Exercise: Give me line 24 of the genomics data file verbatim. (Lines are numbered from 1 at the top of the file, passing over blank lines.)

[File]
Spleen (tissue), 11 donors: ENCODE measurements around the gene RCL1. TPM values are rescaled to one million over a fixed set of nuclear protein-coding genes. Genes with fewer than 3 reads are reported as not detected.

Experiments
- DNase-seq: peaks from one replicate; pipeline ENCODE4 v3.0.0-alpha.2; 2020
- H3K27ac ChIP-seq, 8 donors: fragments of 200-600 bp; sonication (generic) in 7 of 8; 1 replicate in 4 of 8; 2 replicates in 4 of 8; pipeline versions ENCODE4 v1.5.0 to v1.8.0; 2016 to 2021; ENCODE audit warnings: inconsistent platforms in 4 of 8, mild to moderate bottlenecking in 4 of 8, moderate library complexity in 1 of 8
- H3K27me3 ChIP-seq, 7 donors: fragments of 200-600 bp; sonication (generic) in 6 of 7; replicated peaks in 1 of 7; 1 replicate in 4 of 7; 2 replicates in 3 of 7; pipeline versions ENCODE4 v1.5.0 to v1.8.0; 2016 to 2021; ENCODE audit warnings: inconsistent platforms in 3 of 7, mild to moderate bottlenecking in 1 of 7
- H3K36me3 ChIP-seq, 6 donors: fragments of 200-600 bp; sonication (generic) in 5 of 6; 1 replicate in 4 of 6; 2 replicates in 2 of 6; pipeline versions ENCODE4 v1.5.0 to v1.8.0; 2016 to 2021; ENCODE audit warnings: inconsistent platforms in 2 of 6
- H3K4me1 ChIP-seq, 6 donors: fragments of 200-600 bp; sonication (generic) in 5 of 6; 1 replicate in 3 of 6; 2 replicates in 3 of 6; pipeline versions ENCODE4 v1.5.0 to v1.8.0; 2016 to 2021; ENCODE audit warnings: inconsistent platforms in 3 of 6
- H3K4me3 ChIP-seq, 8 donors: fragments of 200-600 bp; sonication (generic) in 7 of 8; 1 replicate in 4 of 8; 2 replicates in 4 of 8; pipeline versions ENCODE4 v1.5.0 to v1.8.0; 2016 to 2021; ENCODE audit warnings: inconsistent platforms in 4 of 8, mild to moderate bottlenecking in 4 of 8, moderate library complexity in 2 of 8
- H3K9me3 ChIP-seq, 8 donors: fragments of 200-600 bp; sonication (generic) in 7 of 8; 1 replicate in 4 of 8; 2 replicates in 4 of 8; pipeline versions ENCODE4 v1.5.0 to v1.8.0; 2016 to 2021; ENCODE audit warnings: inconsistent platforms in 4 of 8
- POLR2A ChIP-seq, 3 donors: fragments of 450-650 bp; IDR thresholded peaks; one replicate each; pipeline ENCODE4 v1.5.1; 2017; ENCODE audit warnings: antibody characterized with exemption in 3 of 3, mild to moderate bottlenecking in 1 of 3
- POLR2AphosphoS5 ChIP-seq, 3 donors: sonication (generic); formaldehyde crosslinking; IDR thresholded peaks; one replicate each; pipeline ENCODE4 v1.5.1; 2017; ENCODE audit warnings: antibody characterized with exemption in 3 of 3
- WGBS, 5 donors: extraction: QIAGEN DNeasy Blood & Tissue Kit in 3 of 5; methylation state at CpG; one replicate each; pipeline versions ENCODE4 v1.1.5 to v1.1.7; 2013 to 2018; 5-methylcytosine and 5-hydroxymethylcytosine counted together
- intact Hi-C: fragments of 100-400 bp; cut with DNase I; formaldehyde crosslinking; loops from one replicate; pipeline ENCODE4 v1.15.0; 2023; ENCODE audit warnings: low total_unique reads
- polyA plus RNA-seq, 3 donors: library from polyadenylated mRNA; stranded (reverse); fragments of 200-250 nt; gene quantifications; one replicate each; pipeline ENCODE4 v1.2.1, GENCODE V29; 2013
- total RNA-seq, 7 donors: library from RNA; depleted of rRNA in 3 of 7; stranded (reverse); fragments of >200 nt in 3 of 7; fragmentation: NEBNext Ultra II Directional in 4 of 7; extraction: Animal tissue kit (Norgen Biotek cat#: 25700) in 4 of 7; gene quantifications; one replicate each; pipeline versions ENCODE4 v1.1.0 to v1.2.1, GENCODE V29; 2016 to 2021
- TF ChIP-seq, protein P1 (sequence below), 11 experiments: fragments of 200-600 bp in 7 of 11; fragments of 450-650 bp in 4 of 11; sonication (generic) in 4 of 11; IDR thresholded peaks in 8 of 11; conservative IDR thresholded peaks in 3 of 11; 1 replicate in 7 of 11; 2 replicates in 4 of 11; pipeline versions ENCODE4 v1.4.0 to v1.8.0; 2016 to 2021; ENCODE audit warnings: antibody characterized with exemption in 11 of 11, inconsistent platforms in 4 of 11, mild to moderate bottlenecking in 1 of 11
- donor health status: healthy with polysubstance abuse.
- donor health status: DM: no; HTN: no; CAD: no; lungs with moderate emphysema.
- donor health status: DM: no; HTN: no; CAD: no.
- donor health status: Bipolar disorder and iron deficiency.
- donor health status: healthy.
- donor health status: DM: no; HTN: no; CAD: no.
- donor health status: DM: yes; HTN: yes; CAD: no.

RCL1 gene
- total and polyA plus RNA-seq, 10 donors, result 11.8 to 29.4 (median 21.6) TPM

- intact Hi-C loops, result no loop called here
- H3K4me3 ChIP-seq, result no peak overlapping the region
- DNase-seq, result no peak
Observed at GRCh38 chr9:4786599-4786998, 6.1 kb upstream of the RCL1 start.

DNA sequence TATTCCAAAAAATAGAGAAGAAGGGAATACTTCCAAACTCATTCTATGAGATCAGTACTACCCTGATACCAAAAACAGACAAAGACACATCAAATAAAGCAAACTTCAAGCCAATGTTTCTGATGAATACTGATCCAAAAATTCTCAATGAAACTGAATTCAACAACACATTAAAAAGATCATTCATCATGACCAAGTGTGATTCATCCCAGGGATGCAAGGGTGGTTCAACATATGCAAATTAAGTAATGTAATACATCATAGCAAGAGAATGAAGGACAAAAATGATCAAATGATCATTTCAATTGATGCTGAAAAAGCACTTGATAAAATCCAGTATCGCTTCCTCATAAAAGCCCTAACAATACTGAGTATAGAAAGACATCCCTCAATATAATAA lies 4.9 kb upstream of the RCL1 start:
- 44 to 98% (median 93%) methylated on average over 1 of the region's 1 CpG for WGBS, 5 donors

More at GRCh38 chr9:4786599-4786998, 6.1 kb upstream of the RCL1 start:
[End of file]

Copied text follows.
RCL1 gene